What About Visualization and User Interface (UI) Technologies?
However, what has somewhat intrigued me is Microsoft’s not-so-vocal touting and promoting of Windows Presentation Foundation (WPF), although it is an intrinsic part of the .NET Framework. In fact, to the best of my knowledge, the tool has not yet been used within the Dynamics set in earnest, although Lawson Software and Verticent would be the two independent software vendors (ISV) that I am aware of deploying it. Read the rest of this entry »
No, my intent here is not necessarily to provide a typical analyst alert after attending a vendor’s annual user conference, in this case the QAD Explore 2008 in Orlando, Florida (US) last month. This is not to imply that there was nothing there to write home about either.
Quite the contrary, the multiple-day event was, well, eventful for market observers and hundreds of QAD’s global customers from both an official (announcements, product demos, etc.) and a fun (food, booze & entertainment) viewpoint. While all of the recorded keynote and breakout sessions can be seen here, the event revolved around the following major themes and highlights: Read the rest of this entry »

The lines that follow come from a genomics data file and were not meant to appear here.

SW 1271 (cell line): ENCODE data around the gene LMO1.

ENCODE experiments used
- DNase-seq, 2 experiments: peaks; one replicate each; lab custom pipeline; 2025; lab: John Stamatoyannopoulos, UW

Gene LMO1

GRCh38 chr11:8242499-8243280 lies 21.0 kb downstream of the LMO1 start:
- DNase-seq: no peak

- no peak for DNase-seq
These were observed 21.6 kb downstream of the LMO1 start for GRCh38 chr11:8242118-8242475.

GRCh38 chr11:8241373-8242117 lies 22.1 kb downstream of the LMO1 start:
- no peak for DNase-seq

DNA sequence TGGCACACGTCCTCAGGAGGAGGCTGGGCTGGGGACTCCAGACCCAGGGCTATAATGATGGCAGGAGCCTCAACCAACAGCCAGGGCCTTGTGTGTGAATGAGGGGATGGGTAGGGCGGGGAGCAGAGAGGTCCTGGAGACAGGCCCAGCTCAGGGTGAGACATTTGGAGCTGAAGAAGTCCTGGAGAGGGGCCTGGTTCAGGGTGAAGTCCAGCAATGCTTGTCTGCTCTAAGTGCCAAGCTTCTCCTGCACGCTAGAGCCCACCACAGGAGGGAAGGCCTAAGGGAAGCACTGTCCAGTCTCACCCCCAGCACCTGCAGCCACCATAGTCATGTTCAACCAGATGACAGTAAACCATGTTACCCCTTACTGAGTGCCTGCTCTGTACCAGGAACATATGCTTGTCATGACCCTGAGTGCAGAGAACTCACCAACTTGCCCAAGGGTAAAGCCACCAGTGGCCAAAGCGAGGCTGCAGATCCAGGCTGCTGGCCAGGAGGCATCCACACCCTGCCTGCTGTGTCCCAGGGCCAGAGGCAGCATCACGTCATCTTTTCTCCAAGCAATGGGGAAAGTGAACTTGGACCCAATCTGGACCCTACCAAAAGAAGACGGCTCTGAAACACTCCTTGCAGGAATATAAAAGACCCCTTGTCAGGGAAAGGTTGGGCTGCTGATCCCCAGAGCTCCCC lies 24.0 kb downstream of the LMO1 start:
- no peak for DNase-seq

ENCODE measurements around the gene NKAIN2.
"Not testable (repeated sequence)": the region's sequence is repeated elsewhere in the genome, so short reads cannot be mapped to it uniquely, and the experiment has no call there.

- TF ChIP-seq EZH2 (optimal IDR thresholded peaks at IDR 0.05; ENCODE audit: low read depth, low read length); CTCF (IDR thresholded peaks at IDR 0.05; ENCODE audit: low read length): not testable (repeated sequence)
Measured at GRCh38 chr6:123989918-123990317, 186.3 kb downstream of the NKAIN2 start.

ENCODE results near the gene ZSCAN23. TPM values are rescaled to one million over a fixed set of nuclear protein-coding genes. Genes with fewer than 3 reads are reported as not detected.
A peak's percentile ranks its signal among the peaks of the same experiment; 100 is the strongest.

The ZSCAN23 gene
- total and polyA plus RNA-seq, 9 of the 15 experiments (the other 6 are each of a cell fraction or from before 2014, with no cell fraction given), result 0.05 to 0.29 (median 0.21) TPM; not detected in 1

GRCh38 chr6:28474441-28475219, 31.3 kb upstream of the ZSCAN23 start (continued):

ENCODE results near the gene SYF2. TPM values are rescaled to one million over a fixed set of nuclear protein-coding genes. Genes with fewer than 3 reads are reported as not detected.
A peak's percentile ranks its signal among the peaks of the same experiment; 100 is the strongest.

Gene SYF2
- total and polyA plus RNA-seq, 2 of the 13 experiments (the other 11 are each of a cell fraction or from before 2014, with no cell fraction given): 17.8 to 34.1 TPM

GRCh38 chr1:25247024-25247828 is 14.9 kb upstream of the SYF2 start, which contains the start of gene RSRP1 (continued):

Part II of this blog topic analyzed Epicor’s forays into the attractive retail sector via the CRS Retail acquisition two years ago. Most recently, with the acquisition of NSB Retail Systems, Epicor has further expanded its functional footprint, market share and geographic presence in the sector. Namely, NSB added over 200 specialty retail logos, thereby more than doubling Epicor’s retail install base.
While many analysts like Gartner, AMR Research or Aberdeen Group have quickly come up with their customary brief alerts, the usual-suspect bloggers have not seemed that interested in this event, with the notable exception of Frank Scavo in his Enterprise Systems Spectator blog post.
I concur with the assertion coming from both Epicor and the above analysts and bloggers that the retail sector is much more promising and with many more “greener pastures” than Epicor’s traditional overcrowded manufacturing and distribution sectors. The retail applications market is indeed large (AMR Research is predicting its size to be over US$10 billion by 2011 from US$8 billion today), growing (at an estimated 7.1 cumulative annual growth rate [CAGR]) and quite fragmented (whereby Top 5 vendors accounted for only 33 percent of the market in 2006, and no vendor currently has over 10 percent market share).
Epicor also cites some favorable trends in the sector, such as that (as with other industries) the adoption of packaged software will become the common technology approach, and that retailers too have become more interested in acquiring an integrated set of applications from a single vendor. Read the rest of this entry »
TEC has just released the second generation of its flagship software comparison tool, eBestMatch, which allows users to compare enterprise software side-by-side, down to the minutest level of detail.
This version (see below to find out how to snag a free trial) provides immediate user responsiveness, giving you the feeling you’re leveraging a slick desktop app rather than a Web page. Read the rest of this entry »